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Would this varitone circuit work?

Discussion in 'Pickups & Electronics [BG]' started by DrVenkman, Oct 29, 2010.


  1. DrVenkman

    DrVenkman

    Jan 22, 2010
    Pacific NW
    Just an idle thought that came to me when I was supposed to be thinking about other things....

    The schematic labled 'Standard' is how the tone control is typically wired. My question is, would the 'Alternate' circuit work as a poor man's varitone (provided you used the right value caps)?

    And don't be afraid to tell me this is stupid if it is, I won't be offended!
     

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  2. I really don't see something like that as being practical.

    What exactly is a "poor man's varitone?"
    A varitone control is simply a rotary toggle switch and several capacitors. You're talking a few bucks.
     
  3. Agree with line6man - lose the pot, replace it with a rotary switch and various caps.

    That isn't a standard tone circuit either, at least in most basses. Pot should be hanging in parallel off the input, wiper through cap to ground.
     
  4. DrVenkman

    DrVenkman

    Jan 22, 2010
    Pacific NW
    You're right, I screwed up the 'standard' wiring.

    Oh well. I was 98% sure this wouldn't work but posted it on the theory you learn by making mistakes.
     
  5. M0ses

    M0ses

    Sep 11, 2009
    Los Angeles
    Wait.......would that create two different rolloffs?
     
  6. Well, the schematic is fine, you just don't have an input shown.
    Connect the output from your volume/blend/preamp/whatever to the output jack and you're good to go with that illustration.

    It would work, but I just don't see it being practical to adjust.
    The main tone control is like a master, and then the alternate further cuts the treble, but it can only cut up to the extent that the master tone is cutting.

    For example, if you have the master tone rolled down just a touch, the alternate tone probably isn't going to have very much effect on the signal until you roll it way down so that the two caps are close to being in parallel to increase the capacitance.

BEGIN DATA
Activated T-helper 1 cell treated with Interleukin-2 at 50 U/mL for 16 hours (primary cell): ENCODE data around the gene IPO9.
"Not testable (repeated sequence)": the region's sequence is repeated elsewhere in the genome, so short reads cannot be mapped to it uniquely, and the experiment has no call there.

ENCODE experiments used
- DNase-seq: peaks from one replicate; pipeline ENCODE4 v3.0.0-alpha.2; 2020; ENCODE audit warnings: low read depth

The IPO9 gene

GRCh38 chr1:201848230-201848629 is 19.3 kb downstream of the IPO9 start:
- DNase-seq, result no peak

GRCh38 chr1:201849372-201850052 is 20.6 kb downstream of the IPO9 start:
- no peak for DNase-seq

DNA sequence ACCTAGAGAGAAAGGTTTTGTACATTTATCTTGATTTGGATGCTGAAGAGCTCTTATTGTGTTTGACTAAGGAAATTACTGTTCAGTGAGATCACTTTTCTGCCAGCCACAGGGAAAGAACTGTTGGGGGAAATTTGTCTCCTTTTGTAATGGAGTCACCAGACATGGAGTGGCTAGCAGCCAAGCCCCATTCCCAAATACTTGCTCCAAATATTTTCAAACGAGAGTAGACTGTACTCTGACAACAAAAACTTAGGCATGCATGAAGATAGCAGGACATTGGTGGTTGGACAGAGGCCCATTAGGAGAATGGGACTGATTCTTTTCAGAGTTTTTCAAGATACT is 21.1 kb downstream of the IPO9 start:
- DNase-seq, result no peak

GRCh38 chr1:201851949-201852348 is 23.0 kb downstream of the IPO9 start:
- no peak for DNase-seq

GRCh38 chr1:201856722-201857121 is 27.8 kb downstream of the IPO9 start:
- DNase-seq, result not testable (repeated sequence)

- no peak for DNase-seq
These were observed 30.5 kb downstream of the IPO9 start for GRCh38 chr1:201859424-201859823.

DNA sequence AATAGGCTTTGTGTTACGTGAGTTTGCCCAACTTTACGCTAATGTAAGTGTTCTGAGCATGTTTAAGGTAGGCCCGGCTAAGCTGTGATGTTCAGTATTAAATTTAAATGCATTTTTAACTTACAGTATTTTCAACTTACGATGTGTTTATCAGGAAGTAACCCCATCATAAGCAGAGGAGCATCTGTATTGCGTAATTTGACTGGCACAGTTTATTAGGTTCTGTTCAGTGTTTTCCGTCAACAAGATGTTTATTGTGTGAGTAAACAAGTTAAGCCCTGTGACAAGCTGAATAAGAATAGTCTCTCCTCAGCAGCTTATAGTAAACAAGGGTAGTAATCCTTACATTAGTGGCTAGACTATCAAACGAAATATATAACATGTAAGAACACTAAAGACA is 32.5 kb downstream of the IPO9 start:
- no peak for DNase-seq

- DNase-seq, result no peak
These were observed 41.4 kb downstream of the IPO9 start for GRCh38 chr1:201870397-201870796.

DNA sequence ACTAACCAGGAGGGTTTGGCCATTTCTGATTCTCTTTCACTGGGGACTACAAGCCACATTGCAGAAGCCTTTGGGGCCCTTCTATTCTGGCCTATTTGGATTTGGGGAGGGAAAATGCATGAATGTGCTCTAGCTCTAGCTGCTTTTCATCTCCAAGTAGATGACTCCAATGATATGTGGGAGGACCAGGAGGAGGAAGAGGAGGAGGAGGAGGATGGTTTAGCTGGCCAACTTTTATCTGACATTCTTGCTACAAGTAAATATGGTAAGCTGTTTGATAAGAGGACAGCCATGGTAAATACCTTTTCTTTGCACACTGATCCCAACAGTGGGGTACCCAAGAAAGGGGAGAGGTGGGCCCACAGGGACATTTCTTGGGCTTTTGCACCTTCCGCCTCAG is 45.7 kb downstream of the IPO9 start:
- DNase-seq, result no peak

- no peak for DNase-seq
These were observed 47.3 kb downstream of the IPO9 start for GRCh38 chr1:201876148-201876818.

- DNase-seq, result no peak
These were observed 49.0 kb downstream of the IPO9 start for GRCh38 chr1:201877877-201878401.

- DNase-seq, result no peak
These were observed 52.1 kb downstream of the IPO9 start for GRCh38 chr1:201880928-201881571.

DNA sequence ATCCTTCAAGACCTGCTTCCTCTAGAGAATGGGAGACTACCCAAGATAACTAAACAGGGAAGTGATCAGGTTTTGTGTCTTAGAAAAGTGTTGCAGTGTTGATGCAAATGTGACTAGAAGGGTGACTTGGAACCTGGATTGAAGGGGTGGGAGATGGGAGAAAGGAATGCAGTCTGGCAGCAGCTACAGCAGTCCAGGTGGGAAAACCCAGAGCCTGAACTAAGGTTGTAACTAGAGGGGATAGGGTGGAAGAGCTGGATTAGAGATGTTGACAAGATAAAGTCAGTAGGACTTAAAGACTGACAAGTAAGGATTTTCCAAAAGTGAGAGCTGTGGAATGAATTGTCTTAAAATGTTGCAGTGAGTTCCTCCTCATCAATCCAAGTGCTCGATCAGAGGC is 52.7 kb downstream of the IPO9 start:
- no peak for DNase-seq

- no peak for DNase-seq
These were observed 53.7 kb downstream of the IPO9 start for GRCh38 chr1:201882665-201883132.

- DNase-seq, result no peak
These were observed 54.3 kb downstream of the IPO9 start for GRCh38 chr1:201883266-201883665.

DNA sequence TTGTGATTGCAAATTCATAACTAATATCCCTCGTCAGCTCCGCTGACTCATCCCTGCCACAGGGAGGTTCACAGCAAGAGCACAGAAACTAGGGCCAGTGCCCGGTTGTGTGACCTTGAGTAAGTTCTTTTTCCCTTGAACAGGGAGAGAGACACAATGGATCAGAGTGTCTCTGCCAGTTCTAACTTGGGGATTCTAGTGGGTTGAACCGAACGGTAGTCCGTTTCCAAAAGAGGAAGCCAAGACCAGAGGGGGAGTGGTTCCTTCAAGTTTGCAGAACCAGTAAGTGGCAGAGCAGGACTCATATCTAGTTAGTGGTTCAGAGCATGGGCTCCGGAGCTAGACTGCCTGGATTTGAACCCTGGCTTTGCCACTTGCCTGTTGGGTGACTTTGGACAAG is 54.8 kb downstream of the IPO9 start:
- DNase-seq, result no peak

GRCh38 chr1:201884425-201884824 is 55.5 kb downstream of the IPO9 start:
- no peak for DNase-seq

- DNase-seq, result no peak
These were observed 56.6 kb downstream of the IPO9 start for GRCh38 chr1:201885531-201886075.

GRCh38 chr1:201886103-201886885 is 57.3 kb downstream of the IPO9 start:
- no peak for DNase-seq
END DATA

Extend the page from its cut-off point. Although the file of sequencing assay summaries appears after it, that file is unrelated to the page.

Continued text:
With the range you would expect from each pot, you would probably just be happier with on/off switches, and in which case, you would just be happier with a rotary toggle instead.
     
  7. DrVenkman

    DrVenkman

    Jan 22, 2010
    Pacific NW
    The reason I was thinking about this is one of the other threads about adding a multi-position switch with a selection of capacitors to go in place of the typical single tone cap. And to be clear, this isn't really something I'm thinking of doing it's more of a thought experiment to try and understand this stuff a little better.

    Since capacitors in parallel add (and IIRC, it was line6man that corrected me when I got that wrong in the other thread - thanks!), I was thinking of this as a way to vary the capacitance of the tone cap.

    Take a look at the revised circuit. When the second pot is zeroed out, does that in effect just change the total capacitance in the tone circuit? I think that's right.

    What I'm much less clear on is what happens when the second pot is anywhere except zeroed out. Can anybody more knowledgeable on this take a crack at explaining it?

    And just out of curiosity, what would happen if you ran two tone circuits in parallel with very different value caps?

    Thanks!
     

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